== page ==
Edgar Allan Poe would be celebrating his 200th birthday this year. He cast an epic shadow across American fiction; he inspired every last horror writer who came after him; and his fans founded this very magazine. Weird Tales wondered if Poe still has the same impact today — so in our latest issue, we asked a bevy of dark fantasists (including Cherie Priest, whose essay we’ve already published online) how much the Grandpa of the Gothic loomed in their tender years. The answer: a whole freakin’ lot. Here’s what geek princess Alethea Kontis has to say about it:
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GROWING UP POE: Teen Angel, Dark
by Alethea Kontis
copyright © 2009 / May not be reproduced without permission
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Fourteen: the age of nihilistic fervor. The pinnacle of those egocentric, life-altering years where no one suffered as much as me. In a million years no one could possibly have understood the ineffable quagmire of emotions in which I flailed, a lone gull crying out over the empty seas of my tears.
To make matters worse (because matters could always be worse, and usually were), the innocence of youth had left me with the tiniest flicker of hope, and a dream that the brooding prince of a tiny, heretofore-unknown kingdom (who, coincidentally, happened to be my One True Love) would come galloping by on his horse at any moment to save me from the hell that was my life. He would see through the physical mess I had become and know the Real Me, the beautiful, shining beacon of soul held hostage by my own darkness. But alas! the newly-forged, freshly-jaded adult side of my Mini-Wheat knew that there was no such prince. No one was coming for me. Hope was futile. I was doomed to be left behind by the world, forever alone, a small, forgotten puddle of disappointment, darkness, and despair.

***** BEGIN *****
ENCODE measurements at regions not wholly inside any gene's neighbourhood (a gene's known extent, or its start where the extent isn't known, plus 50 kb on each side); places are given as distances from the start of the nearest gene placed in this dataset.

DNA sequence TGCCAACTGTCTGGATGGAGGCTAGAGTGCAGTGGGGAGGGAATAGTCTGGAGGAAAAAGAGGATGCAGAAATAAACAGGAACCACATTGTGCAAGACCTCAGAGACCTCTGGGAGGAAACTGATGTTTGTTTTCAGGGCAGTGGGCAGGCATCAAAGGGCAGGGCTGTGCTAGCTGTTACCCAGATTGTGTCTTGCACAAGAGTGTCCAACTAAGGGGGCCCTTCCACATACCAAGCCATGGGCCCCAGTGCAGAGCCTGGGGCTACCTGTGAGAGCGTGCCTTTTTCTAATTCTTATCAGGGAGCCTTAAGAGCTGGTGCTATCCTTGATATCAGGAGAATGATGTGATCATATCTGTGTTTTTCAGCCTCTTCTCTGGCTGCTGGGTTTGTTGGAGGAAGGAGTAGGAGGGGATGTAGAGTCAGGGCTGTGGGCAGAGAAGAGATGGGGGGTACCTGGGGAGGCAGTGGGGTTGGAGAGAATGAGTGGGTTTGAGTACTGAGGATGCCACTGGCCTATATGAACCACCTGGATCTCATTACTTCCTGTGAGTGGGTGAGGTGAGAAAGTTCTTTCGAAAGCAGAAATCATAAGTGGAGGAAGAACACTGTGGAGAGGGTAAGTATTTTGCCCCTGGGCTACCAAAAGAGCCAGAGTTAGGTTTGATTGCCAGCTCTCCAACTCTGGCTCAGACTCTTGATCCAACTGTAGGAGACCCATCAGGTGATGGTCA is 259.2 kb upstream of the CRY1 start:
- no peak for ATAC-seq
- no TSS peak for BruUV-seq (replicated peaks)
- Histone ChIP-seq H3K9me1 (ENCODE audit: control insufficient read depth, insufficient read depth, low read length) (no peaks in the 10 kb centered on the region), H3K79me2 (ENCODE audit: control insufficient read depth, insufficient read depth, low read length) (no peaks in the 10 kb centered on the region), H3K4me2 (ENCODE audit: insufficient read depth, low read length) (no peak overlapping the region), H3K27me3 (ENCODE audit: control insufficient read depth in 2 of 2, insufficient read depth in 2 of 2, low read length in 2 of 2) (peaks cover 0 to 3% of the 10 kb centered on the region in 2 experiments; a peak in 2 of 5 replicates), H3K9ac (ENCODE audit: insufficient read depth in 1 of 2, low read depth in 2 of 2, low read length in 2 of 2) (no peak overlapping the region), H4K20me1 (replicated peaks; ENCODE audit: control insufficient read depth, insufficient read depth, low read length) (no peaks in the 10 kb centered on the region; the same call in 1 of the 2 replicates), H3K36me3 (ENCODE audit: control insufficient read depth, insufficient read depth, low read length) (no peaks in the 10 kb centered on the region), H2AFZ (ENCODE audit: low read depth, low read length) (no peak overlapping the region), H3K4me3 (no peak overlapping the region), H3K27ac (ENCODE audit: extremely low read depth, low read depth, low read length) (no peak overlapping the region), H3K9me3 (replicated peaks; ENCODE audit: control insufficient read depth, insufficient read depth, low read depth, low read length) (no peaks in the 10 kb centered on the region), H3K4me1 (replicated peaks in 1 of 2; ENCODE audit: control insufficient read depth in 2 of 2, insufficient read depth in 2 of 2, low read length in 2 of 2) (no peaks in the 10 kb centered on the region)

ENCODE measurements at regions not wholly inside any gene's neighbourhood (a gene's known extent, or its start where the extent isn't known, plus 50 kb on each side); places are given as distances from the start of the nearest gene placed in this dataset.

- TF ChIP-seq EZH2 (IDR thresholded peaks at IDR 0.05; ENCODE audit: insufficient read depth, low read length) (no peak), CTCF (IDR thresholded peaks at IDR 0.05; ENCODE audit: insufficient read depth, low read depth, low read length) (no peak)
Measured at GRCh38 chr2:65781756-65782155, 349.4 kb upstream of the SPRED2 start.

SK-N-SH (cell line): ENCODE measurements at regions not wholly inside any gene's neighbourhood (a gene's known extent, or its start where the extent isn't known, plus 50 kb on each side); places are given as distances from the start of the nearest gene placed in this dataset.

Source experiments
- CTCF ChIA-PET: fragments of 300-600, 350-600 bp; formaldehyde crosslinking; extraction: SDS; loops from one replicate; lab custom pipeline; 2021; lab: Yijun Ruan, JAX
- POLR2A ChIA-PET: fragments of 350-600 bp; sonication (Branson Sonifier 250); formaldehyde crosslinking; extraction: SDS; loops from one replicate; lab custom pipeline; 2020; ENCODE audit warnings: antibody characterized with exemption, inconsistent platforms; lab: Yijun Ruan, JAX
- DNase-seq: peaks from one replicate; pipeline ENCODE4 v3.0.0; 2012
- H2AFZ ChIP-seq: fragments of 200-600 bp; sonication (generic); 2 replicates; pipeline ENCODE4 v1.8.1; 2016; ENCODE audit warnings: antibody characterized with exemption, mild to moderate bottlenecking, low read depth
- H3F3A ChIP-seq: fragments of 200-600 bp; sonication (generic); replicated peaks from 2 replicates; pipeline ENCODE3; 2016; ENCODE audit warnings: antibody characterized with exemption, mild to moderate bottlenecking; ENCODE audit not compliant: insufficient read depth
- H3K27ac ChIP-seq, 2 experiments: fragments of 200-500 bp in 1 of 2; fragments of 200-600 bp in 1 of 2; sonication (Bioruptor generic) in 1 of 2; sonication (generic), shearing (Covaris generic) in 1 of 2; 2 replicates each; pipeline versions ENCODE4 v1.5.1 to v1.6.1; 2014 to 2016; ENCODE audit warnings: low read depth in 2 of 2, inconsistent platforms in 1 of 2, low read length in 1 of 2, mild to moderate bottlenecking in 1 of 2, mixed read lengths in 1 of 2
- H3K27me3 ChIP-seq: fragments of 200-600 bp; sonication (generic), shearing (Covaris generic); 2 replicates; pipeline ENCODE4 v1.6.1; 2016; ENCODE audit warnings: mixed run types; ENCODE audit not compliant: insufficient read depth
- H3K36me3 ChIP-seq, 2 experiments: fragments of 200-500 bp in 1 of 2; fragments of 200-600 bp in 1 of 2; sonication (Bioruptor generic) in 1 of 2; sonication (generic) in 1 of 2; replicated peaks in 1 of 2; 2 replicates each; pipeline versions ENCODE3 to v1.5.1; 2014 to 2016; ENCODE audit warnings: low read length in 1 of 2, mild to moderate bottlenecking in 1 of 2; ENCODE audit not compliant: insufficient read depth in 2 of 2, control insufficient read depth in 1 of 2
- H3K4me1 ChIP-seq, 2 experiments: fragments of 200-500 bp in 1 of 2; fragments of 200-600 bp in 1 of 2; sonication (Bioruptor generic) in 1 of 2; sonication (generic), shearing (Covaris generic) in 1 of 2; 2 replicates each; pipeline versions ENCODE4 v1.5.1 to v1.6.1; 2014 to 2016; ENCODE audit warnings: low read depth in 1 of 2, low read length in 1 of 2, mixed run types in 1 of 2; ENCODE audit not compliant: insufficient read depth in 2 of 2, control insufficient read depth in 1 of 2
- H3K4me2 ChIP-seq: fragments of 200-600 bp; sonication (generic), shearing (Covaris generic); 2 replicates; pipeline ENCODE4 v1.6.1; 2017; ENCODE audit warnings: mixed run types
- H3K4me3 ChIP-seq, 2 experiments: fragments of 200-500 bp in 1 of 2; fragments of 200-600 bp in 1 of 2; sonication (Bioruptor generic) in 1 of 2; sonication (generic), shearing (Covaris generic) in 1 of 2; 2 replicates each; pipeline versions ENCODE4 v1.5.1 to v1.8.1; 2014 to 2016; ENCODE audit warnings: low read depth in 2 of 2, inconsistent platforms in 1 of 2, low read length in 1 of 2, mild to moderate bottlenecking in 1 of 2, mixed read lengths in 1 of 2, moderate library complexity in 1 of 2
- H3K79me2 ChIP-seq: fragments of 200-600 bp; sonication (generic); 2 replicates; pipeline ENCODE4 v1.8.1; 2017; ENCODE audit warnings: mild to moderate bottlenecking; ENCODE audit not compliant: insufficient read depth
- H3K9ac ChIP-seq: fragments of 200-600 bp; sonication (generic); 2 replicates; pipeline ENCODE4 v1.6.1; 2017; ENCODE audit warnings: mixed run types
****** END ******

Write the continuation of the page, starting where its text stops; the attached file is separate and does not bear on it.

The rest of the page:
Enter Poe. And The Cure.
Life had a soundtrack in those days. The radio played songs chock-full of hidden messages, battered symphonies of secrets whispered only for my tortured ears. Volumes could be read into mixtapes that were as personal as journal entries, telling the story of my duality, my constant struggle between darkness and light. I wore my heart on my sleeve, freely dripping blood down hallways and hoping someone would notice. (That brooding prince, maybe.) I had been writing poetry since I was ten—almost a third of my life. I was in love with the power of words, the ability to say so much with so little. It was a gift—I had a gift—and I would not squander it.
Music was the logical next step in poetry’s evolution, but I was not a lyricist. Sure, I had walked around the house singing nonsense tunes as a child, but I lacked the genius code in my DNA attributed to such luminaries as Rodgers & Hammerstein, Gilbert & Sullivan, and the virtuoso that was Cole Porter. I would never be a songwriter. That didn’t mean, however, that I couldn’t lie corpse-like on my bed in a room soaked in dusk (and wallpapered in movie posters) and appreciate the talents of Robert Smith or Peter Cetera or Bryan Adams. I was that small-town girl in her lonely world, bags packed for that midnight train to anywhere (preferably an equally small, heretofore-unknown kingdom). My hurt didn’t show, but the pain still grew. Me & Charles Manson liked the same ice cream. I was a strange angel, an angel of music, and the Phantom of the Opera was there, inside my mind.